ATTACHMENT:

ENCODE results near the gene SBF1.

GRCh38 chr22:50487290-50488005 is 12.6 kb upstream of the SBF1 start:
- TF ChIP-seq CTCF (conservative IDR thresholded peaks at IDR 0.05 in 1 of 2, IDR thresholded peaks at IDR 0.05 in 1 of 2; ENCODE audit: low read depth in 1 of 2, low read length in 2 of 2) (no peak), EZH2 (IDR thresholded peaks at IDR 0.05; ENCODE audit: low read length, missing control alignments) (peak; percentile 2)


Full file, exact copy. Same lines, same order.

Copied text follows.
ENCODE results near the gene SBF1.

GRCh38 chr22:50487290-50488005 is 12.6 kb upstream of the SBF1 start:
- TF ChIP-seq CTCF (conservative IDR thresholded peaks at IDR 0.05 in 1 of 2, IDR thresholded peaks at IDR 0.05 in 1 of 2; ENCODE audit: low read depth in 1 of 2, low read length in 2 of 2) (no peak), EZH2 (IDR thresholded peaks at IDR 0.05; ENCODE audit: low read length, missing control alignments) (peak; percentile 2)